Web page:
David's Performance and Training Corner
With David Salthouse from APC, Inc.
Associate Director of Training & Program Development
Revolvers or Semi Automatics
Who is the king of Concealed Carry?

 

Semi Autos have ruled the roost for some time, but a recent resurgence of popularity in revolvers has raised the question of which is better. The answer is not easy, and may be different for different people. So let’s take a look at different elements of concealed carry and see where the chips fall.

Basic firing Operation
Revolvers are very simple to operate, the term “point and shoot” comes to mind. Most revolvers have only two real controls, the trigger and the cylinder release.  On the other hand, Semi Automatics have many more, trigger, magazine release, safety/de-cocker, slide lock and the slide itself. Fewer controls and moving parts make the revolver easy to learn and less intimidating to new shooters.  Because of this, I feel the revolver takes the point in this subject.

Advantage: Revolver

Advanced firing Operation (malfunctions)
In our classes, I spend a good amount of time teaching shooters what to do when they hear the dreaded “click” of a malfunction.  For semi auto shooters, they need to tap the magazine, the ensure it is seated properly, then rack the slide to chamber a fresh round, then assess the situation, because the threat may have changed during the time it took to clear the malfunction.  For the revolver shooter, the malfunction drill consists of pulling the trigger a second time, that is it. The fewer moving parts also tend to make revolver more reliable and less prone to malfunctions.

Advantage: Revolver

Fire Power
Due to the fact that there are comparable rounds for both revolvers and semi autos, we will consider stopping power of ammunition a draw.  The amount of ammo carried onboard however is a different animal. The majority of defensive revolvers have a capacity of five or six rounds.  The capacity of Semi Autos varies greatly, but most compact autos have eight to fifteen rounds. The speed of reloads and the sheer amount of ammo you can carry discreetly gives the semi-auto the upper hand. Many reading this will say, “if you can’t do it with five, you shouldn’t have a gun”. I challenge you to remember that when you need that 6th round to stop a threat.

Advantage: Semi-Automatic

Ease of Carry
This is a tough one. Revolvers are light and small, but so are many semi-automatics. The semi-auto is thin and flat, but the revolver’s grip can be small and round because it doesn’t have to store ammo making it easy to conceal. Carrying a semi-auto with an extra magazine gives you much more ammo and faster reloads, but revolvers can be shot repeatedly from inside of pockets and from contact distances without malfunctions.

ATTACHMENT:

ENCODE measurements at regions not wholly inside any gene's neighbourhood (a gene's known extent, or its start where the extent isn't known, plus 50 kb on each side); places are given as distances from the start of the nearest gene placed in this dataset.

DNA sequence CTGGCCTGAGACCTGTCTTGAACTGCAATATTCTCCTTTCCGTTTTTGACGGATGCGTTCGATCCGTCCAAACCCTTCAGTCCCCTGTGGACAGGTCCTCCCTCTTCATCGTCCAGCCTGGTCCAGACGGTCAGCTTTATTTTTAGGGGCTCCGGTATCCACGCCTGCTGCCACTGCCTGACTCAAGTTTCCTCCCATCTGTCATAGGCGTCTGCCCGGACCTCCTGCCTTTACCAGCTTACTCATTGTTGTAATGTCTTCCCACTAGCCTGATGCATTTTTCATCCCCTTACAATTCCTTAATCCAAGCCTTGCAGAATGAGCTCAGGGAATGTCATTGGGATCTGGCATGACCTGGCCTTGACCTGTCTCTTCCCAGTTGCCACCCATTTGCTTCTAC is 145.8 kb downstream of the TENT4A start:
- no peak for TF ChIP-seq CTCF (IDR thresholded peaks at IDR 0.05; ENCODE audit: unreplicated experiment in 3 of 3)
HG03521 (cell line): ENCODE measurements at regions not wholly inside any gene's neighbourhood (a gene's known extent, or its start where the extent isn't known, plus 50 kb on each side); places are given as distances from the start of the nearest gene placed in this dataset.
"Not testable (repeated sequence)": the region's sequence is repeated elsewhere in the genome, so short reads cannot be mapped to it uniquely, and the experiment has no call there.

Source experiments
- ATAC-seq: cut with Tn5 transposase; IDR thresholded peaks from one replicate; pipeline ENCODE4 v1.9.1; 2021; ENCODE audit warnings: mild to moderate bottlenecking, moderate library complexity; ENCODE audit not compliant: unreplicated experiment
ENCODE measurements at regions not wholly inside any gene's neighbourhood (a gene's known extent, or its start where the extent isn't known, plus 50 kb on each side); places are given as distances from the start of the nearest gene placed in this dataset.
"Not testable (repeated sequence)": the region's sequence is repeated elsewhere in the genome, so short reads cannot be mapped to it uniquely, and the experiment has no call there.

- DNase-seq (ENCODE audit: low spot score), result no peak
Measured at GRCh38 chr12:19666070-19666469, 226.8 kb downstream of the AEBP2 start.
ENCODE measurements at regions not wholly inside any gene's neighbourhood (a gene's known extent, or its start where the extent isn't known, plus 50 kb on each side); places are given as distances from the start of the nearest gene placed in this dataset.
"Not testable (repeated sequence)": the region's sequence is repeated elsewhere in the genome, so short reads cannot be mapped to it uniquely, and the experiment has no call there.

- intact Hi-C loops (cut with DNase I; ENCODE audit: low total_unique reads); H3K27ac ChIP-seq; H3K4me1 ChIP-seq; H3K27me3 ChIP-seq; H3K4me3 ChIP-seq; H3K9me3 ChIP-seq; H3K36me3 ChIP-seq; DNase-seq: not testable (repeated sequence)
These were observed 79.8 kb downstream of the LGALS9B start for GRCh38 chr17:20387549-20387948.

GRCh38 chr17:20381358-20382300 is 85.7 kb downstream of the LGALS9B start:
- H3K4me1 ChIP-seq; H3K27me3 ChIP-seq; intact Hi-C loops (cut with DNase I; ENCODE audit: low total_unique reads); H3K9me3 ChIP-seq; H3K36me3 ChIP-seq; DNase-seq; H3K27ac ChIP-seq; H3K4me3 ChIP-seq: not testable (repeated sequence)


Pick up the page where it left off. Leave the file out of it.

Advantage: Draw

Availability of Firearms and Accessories
Right or wrong, semi-autos have taken over the market. Because of that the market of both new and used firearms is flooded with semi-autos. This means that you can often get a better deal on a semi-auto then a revolver. I found this out a couple years ago when I was on a quest for a used J frame S&W. As far as accessories go, the Internet has put a lot in reach, but at least for now, the market is still mainly focused on semi-automatic. Holsters, sights and other gear for semi-automatics are made in great quantities and are sold everywhere.  Quality accessories are available for revolvers, but they are more difficult to find and as a result can be a little more costly.

Advantage: Semi-Automatic

As you see, we once again have a draw. Both are very capable defensive tools. The difference comes down to the shooter and their commitment to training. I think everyone should do some training with both semi-autos and revolvers. While I prefer to carry semi-automatics due to there ammo supply and the fact that I carry one for a living, I feel the training I have taken with revolvers has sharpened my skills and made me a better shooter. When you only have five rounds, you really pay attention where each one lands. When training with revolvers, I find that I focus more on mindset then equipment and that is something we could all use.

If you are interested in attending some top-notch training with revolvers, I encourage you to take a look at my friend, Michael de Bethencourt’s training classes coming to the Range next month. He has a unique way of delivering information and a fun and exciting way.  Whether you are a revolver shooter, or a semi shooter, you will take away a lot from his classes. 

Be safe and remember, Failing to Train is Training to Fail!
Email David at with comments, questions, or topics you would like him to cover in a future article.